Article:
How to Use Proper Grammar

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Sike! I bet you thought this was going to be a post full of fairly useful tips on how to properly make use of grammar, complimented by sarcastic remarks. Nope! Just Chuck Testa. I considered writing a post of a similar nature, ranting about the lack of proper grammar by those who Facebook, Tweet, write blogs, and do whatever else people do on the internet. Then I realized the monumental task that I would be putting myself to, and I decided to reduce the condescension levels that means I’ll be nicer and, instead, write about the importance of grammar. 

Of course, I make my share of mistakes in this blog. You can probably even find errors in this post. Every now and then I leave out word, misspell a synonim, or forget to insert a words punctuation. See what I did there? No man is infallible, aside from Jesus and Chuck Norris, but I don’t think either of them blog. Jesus did write a pretty good book, though. You should totally read it. Aside from the students in the English Review classes at my college, I try not to be overly critical of others’ writing. I’m an English tutor, in case you’re wondering. I’ll let slide a few pronouns who are missing their antecedents. I don’t mind the occasional comma splice or wrongly inserted semicolon, and I try to overlook the stray confused homophone. 

The Canadians have spies everywhere…

That brings us to the somewhat main point of this post. Yes, it has a point. Strict enforcement of grammar is not as important as a clear conveyance of the message intended. Sometimes, it is raining outside. I must admit, while possessing some sense of grammar has the effect of enhancing one’s communication skills, this skill has its defects. Grammar can be restrictive of style. Conjunctions are not free to reside at the head of sentences, and who made up the rules for the proper usage of dashes? I don’t want to be a perfect grammarian; I just want my readers to understand the message. In this case, I want them  to understand that I value grammar, and I believe they should as well. Translation: learn how to write.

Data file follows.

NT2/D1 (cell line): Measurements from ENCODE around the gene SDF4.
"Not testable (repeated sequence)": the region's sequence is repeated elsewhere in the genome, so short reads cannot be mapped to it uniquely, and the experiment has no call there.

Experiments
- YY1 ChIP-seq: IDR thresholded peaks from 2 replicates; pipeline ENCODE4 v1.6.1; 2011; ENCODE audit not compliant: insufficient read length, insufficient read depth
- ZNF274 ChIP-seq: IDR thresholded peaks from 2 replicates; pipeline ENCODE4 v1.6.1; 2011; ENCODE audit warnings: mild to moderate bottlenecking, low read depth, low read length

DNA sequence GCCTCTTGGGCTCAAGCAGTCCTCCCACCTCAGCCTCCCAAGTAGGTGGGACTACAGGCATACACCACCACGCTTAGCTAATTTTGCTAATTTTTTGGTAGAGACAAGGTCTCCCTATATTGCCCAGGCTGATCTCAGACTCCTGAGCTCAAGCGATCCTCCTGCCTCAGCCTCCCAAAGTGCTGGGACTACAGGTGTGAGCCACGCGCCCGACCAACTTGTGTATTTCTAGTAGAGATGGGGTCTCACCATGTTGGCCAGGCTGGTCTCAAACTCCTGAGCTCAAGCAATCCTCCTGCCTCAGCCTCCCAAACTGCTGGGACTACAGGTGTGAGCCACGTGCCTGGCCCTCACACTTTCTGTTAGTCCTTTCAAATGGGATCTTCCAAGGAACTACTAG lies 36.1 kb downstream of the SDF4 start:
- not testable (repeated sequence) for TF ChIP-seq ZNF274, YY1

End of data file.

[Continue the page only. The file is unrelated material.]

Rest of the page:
Writing may not be your forté, but you should do the best that you can. If you don’t, who knows what will happen; maybe I’ll troll you, or maybe you’ll write something that will offend the Grammarian Association of Newfoundland. The members will become so incensed with your lack of grammatical correctness that they will hire someone to do something bad to you. They’d hire mercenaries because grammarians aren’t very powerful people. The members–since they’re Canadian–will most likely hire Eskimos to engage you in an existential conversation on the ethicality of Canadian bacon in a society with public health care. This will be followed by a taunting of the value of the American dollar. The public shame and humiliation that will result could be devastating to your appetite.

So, the next time you are tempted to misuse “their/there/they’re” or needlessly insert a comma, remember the Canadians. They’re watching you… eh.  

8 thoughts on “How to Use Proper Grammar

    Rachel Allison said:
    27 February , 2012 at 10:42

    As a professed grammar Nazi, I do my best to keep my own grammar in line (actually, I just enjoy using proper grammar and continually bettering my writing skills; it has almost nothing to do with my grammar naziness). Of course, you can still find errors in my writing. Like you said, everybody makes mistakes. But seeing as the point is to convey the message clearly rather than to say it absolutely perfectly for the sake of perfection (and bragging rights, of course), I try not to get overly concerned. Though I will admit I freak out a bit when I’ve discovered my own misuse of “their/there/they’re” (this only happens on occasion, mind you, and I always fix it as soon as possible. If it can be fixed, that is. If not, I live in constant fear of the Canadians… eh?;).

      xanthuskidd responded:
      27 February , 2012 at 11:32

      I always die a little inside when I see that I’ve misused a homophone. 😀

    Guy said:
    28 February , 2012 at 14:11

    Canadians can’t be left in charge of grammar! The whole idea that they have good grammar is untrue. It’s only at the CBC, parliament, and in downtown Toronto that they talk like that. Check out Don Cherry: Most Canadians talk like that:

      xanthuskidd responded:
      28 February , 2012 at 20:53

      “and there were not one of ’em was a fighter”

      Haha, nice. Don’t worry! I’m sure that if I was serious, someone would have stopped me by now. 😉

    Kooz said:
    2 March , 2012 at 22:43

    I’m a bit of a grammar nazi myself, hating misuse of grammar and language in general (even posted about it at some point). Cool blog, I dig it.

      xanthuskidd responded:
      3 March , 2012 at 12:18

      Haha, yes. You have a cool blog, too!

    Slappy said:
    4 October , 2012 at 14:55

    Ahhh Yes. Yet trying to be a grammer Nazi here in germany… well it isn’t exactly something easy to do 😀
    Anyway Nice Post!

      xanthuskidd responded:
      4 October , 2012 at 15:50

      Thanks! I would imagine that title is bad idea to use.

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